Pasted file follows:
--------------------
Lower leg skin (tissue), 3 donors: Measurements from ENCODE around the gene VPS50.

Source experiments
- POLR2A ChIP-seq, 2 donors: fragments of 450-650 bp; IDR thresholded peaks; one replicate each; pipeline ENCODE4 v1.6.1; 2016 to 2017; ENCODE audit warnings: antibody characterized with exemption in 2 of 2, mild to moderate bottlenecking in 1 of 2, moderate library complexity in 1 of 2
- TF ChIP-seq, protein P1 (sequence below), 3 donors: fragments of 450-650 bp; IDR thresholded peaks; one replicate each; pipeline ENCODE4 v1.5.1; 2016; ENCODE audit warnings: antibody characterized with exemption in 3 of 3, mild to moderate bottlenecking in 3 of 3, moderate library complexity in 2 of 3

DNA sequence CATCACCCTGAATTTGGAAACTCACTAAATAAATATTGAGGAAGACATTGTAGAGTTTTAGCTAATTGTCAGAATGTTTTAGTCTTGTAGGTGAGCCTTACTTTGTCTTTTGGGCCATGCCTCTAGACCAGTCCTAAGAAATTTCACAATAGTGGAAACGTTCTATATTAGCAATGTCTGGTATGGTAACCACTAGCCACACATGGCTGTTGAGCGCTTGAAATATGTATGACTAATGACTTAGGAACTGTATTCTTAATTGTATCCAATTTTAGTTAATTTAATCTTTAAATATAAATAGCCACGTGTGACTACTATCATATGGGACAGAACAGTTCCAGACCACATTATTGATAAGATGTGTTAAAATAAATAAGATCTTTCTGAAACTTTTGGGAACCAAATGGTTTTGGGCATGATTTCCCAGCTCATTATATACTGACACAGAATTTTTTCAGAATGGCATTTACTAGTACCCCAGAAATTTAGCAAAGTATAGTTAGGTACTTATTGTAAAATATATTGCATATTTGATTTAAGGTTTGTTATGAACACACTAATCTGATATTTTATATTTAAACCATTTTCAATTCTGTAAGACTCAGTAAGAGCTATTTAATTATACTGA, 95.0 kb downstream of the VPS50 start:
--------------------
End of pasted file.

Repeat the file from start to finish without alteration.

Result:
Lower leg skin (tissue), 3 donors: Measurements from ENCODE around the gene VPS50.

Source experiments
- POLR2A ChIP-seq, 2 donors: fragments of 450-650 bp; IDR thresholded peaks; one replicate each; pipeline ENCODE4 v1.6.1; 2016 to 2017; ENCODE audit warnings: antibody characterized with exemption in 2 of 2, mild to moderate bottlenecking in 1 of 2, moderate library complexity in 1 of 2
- TF ChIP-seq, protein P1 (sequence below), 3 donors: fragments of 450-650 bp; IDR thresholded peaks; one replicate each; pipeline ENCODE4 v1.5.1; 2016; ENCODE audit warnings: antibody characterized with exemption in 3 of 3, mild to moderate bottlenecking in 3 of 3, moderate library complexity in 2 of 3

DNA sequence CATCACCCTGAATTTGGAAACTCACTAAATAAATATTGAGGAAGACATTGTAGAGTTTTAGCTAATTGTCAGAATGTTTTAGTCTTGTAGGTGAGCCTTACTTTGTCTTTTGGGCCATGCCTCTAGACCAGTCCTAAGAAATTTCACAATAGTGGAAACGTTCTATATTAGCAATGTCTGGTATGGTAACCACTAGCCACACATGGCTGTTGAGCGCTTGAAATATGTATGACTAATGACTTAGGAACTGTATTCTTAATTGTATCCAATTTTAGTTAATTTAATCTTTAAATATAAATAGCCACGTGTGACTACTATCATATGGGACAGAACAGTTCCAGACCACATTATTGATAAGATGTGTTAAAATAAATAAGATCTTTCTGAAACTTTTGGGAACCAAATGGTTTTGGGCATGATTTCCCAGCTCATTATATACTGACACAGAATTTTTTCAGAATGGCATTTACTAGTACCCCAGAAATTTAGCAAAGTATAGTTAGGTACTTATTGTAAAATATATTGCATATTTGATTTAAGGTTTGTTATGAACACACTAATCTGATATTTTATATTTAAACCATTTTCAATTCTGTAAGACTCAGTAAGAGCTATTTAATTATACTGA, 95.0 kb downstream of the VPS50 start: